The US Federal Communications Commission's soon-to-be-proposed rules on net neutrality reportedly won't stop American broadband providers from giving better service to people that pay for it. That stinks. This was the agency's big chance to lock down a set of regulations that will keep the internet free and open, and it's letting America down.
In fact, the FCC has had a lot of chances to save net neutrality and, in a way, the internet. Past plans have run aground for a variety of reasons, but this time it seems the FCC has straight-up reversed its stance on the pay-to-play issue. As The New York Times put it, it's a "complete turnaround", one that happens to be in the best interests of huge corporations like Comcast and Time Warner. Why? It's hard to say.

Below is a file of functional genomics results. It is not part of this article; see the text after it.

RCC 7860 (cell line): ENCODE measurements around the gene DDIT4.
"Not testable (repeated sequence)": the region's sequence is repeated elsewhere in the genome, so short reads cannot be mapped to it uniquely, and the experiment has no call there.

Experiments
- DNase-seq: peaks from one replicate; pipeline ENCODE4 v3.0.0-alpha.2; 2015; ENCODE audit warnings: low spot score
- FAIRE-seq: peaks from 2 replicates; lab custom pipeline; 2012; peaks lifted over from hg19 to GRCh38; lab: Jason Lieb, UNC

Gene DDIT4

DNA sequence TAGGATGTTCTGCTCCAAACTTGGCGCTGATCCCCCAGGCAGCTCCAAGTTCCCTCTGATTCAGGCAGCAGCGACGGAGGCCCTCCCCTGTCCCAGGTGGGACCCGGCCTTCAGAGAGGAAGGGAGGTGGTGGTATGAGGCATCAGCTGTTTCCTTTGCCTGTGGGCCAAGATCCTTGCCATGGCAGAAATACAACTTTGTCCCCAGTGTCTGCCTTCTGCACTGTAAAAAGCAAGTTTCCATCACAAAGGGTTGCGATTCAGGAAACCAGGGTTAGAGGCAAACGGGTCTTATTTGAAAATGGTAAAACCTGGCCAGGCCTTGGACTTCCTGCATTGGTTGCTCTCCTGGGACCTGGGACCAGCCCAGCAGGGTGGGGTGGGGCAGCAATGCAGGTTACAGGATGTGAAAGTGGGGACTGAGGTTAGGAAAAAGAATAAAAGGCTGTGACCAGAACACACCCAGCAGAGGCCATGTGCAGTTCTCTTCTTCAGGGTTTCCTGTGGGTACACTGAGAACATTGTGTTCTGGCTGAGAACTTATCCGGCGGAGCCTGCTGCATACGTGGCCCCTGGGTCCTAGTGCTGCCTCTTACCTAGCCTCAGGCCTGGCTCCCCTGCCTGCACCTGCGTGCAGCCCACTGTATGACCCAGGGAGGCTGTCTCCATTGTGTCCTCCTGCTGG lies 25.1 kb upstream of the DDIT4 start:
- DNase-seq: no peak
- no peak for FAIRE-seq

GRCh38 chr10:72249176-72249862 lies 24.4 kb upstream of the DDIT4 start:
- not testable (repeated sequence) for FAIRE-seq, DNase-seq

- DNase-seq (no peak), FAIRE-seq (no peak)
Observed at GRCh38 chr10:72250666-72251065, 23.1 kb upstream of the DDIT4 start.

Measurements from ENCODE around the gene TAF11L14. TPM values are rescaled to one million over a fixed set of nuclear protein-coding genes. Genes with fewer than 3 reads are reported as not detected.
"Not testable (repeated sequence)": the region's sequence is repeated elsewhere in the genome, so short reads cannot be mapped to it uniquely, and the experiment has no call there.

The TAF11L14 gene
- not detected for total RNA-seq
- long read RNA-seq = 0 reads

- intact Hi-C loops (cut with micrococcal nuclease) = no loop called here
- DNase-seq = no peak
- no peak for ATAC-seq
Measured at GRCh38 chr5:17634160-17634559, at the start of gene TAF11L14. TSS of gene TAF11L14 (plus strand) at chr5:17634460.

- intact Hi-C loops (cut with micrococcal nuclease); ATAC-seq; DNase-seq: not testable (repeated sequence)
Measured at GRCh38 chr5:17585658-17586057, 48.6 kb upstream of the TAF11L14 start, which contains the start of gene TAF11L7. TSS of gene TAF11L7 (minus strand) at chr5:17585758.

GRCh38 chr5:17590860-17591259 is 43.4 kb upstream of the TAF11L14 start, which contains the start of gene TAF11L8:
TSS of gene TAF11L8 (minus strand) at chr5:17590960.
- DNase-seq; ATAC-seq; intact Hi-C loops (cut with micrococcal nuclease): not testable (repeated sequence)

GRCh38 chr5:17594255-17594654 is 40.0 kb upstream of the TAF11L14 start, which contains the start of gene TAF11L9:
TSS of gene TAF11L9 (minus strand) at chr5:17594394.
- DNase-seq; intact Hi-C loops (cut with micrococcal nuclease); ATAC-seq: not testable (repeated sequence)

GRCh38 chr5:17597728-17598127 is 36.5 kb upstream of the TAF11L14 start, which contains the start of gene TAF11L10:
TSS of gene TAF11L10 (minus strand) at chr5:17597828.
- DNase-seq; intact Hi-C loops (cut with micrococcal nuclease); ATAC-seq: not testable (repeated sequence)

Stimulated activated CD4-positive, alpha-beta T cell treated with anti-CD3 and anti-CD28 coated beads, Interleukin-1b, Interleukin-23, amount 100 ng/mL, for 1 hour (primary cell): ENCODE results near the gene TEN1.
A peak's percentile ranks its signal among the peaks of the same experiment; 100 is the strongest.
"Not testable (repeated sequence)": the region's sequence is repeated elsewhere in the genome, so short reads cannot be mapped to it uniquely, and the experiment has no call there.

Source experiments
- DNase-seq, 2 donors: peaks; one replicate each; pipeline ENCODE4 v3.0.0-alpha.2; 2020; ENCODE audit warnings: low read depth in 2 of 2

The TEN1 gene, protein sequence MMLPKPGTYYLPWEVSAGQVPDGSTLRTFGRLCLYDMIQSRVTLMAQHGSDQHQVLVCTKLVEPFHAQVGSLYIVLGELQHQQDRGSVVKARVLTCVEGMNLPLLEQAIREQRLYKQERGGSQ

The FCC's well-documented revolving door to the telecom industry could certainly have something to do with it. Heck, FCC Chairman Tom Wheeler himself was a big shot telecom lobbyist before he took control of the body that regulates the telecom industry.
We'll know more specifics about the rules on Thursday when the draft is released. There will also be a period of public comment before the FCC meets on May 15 to discuss the rules. If you care about the future of the internet, you should speak up. Because a future without net neutrality probably isn't one you'd want to live in.